Wells Fargo: A simple plan for the most competitive of markets
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Wells Fargo: A simple plan for the most competitive of markets

Understanding what Wells Fargo means to the wholesale banking industry is something of a riddle. This is a firm that ranked eighth for the first sixth months of 2013 in terms of all investment banking revenue for the Americas, ahead of such rivals as Deutsche Bank and Jefferies. In debt capital markets it ranks fourth, ahead of Morgan Stanley, Goldman Sachs and Barclays, according to data from Dealogic.

So it comes as something of a shock when Euromoney points out this strength and chief executive John Stumpf immediately seeks to downplay his investment banking operations. "Oh, you should not read too much into that," he deadpans. "You should see this as a product more than a business."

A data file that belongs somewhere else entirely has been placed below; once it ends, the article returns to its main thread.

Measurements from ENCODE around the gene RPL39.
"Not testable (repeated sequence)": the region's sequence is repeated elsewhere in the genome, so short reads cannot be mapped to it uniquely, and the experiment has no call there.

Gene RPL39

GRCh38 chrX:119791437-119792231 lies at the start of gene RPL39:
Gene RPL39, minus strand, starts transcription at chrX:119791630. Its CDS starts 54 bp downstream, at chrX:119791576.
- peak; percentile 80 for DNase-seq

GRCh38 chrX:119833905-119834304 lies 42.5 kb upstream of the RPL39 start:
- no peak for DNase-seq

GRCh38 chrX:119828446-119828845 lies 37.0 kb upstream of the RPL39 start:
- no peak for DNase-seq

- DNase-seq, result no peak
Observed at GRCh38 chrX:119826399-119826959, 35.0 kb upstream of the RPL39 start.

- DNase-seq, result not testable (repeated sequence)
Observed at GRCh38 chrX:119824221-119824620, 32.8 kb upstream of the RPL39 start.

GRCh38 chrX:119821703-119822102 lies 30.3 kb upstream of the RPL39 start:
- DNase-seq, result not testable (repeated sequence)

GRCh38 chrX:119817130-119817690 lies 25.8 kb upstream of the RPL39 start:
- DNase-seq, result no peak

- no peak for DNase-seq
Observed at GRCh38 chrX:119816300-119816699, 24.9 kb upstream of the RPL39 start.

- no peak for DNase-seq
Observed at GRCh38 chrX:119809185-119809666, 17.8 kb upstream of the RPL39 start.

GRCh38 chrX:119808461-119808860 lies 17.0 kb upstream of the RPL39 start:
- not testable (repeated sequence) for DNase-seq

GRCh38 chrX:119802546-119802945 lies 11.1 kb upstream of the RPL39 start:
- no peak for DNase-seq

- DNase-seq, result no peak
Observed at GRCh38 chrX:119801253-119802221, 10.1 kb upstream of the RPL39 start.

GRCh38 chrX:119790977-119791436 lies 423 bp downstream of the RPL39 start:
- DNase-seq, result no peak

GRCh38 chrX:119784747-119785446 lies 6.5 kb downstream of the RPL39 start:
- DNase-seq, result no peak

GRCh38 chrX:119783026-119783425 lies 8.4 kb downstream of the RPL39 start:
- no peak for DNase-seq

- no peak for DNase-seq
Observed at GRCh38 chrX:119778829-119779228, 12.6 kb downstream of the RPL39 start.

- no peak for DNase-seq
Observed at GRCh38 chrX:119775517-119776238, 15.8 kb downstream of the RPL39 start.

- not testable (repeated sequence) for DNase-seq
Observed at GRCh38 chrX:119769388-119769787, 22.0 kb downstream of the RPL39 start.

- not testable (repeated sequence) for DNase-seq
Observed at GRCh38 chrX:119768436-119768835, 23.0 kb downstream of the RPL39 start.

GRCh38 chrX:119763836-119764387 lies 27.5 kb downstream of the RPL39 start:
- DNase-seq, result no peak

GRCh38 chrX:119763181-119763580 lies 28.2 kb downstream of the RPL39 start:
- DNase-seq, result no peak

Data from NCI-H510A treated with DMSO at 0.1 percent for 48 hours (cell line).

Pure investment banking provided just 3% of group non-interest income in the first quarter of 2013. But take the wholesale business in its entirety, and it’s some product – as a matter of fact, it is some business. Over the past 18 months the wholesale bank has regularly produced quarterly net income in the region of $2 billion – about 40% of group profits. It is active in most areas of the investment banking landscape, through debt, equity and advisory, although its real strengths lie in lending to corporate America.


Stumpf is adamant that this business is there for one purpose only – to serve Wells Fargo’s corporate clients. And its shareholders, perhaps. Better still when the two are combined: "When Warren Buffett bought Heinz, we were there for him; Wells Fargo did half the financing, JPMorgan did the other half."

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